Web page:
This becomes immediately apparent when the house lights go down and many faces in the audience are lit up by their screens as phone chirps and dings float in the air. It’s kind of like being in an electronic meadow at dusk.

Set in the office of Re-Imaginate, Inc., a human resources management firm, the play tracks the fraught relationship between co-workers Doug (a nicely underplayed Matt O’Shea) and Lorie (Emily Pucell, turning a thin character sketch into a sympathetic person). Corporate buzzwords and phrases pile up as a gaggle of other workers, as well as the firm’s founder and his wife, try to resolve their own HR storms.

Accident-prone Steven (Davis Aguila) and passionate Rose (Katelyn Cornelius) are bumping uglies in the stock room while Wallace (Michael Prosen doing a respectable Dwight Schrute send-up) irritates everyone. It’s all overseen by office manager Richard (John Busser), who always has his rules and uplifting success-poster aphorisms to fall back on.

Throw in the company founder Martins (an amusing, new age pretentious Doug Kusak) and his dominatrix-clad wife Monica (smoldering Carrie Williams), along with a very self-aware omniscient narrator (Peter J. Roth), and you have a lot of characters to handle in a 75-minute show.

Taken as an experiment, Doug seems like a mixed bag. It certainly explores the idea of audience participation via smart phone. And there are some very clever moments in Schilling’s script, amid some more predictable palaver.

But it’s not clear how the audience texts impact the show, other than distracting the texters themselves from the action on stage. And while the characters are often preoccupied with their texts, it’s hard to see how that functions as a new dramatic tool of any lasting consequence.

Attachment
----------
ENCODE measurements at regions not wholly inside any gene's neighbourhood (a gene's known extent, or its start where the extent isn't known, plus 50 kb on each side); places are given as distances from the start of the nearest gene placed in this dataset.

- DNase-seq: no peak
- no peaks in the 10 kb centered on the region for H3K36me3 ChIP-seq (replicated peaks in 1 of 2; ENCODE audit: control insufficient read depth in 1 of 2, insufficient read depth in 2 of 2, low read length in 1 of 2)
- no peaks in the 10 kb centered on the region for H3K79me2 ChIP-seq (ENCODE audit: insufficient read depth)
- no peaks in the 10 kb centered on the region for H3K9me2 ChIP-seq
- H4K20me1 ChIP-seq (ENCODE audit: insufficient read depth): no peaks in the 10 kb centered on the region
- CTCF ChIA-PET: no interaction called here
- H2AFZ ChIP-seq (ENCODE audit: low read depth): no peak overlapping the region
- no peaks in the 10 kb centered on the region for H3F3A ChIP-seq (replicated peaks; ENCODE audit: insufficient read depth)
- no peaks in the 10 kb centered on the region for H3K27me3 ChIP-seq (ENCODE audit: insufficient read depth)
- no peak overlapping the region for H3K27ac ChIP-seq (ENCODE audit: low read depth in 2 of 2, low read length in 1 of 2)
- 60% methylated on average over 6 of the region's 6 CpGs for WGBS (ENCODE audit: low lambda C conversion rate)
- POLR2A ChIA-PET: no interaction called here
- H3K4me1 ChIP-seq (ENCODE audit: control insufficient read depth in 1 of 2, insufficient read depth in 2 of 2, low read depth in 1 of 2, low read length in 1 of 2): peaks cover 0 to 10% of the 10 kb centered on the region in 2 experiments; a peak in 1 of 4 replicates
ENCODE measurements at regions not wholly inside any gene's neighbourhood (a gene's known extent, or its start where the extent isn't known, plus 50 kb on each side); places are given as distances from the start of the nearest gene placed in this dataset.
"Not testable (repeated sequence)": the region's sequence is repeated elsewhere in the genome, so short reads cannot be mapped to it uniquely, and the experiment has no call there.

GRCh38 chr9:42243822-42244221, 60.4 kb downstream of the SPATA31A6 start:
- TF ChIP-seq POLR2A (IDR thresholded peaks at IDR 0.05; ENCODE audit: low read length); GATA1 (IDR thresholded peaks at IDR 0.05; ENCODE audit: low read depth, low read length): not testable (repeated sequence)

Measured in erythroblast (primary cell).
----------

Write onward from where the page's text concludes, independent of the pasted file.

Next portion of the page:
But it’s all interesting enough to justify further exploration. Let’s text!

Doug Is a D-Bag
Through December 14 at Cleveland Public Theatre, 6415 Detroit Avenue, 216-631-2727

Adventures in Slumberland, Talespinner Children’s Theatre

(Left to right: Annie Perusek, Valerie C. Kilmer and Tim Pringuangkeo)

Winsor McCay, the originator of the “Little Nemo” comic strip that ran in newspapers in the early 1900s, was an acknowledged genius of the form. He inspired many artists to follow him, including Walt Disney, R. Crumb and Art Spiegelman.

Indeed, his story would make for a fascinating play for adults. But this play, written by David Hansen and based on McCay’s characters, is meant for kids. And it’s quite a treat.

As soon as Nemo (which means “no one” in Latin) nods off at night, his bed launches him into many adventures populated by the Princess of Slumberland, an Imp who speaks in a non-identifiable foreign tongue, and Flip, a fellow who keeps trying to wake up Nemo and interrupt the boy’s nocturnal travels.

Director Alison Garrigan knows her audience and keeps the action fast-paced and funny. Valerie C. Kilmer is ideal as Nemo, reacting with surprise and delight as the adventures unfold. Annie Perusek is endearing as both Nemo’s mom and as the Princess, and Tim Pringuangkeo makes Flip both a thorn in Nemo’s side and an eventual ally.

Other roles are well-animated by the angular and amusing Bryan Ritchey, Lauren B. Smith as the irrepressible Imp and Christopher Walker as King Morpheus and Santa, among others.

It’s a colorful and high-energy 45-minute show that works just fine. But one can only imagine what TCT could do with a bigger budget and an ability to show some of McCay’s jaw-dropping and often hallucinatory art.

Anyhow, at the end Nemo finds that he is not “no one,” he is most definitely someone. And that’s a lesson we can all take to heart.

Adventures in Slumberland

Through December 22 at the Talespinner Children’s Theatre, The Reinberger Auditorium, 5209 Detroit Avenue, 216-264-9680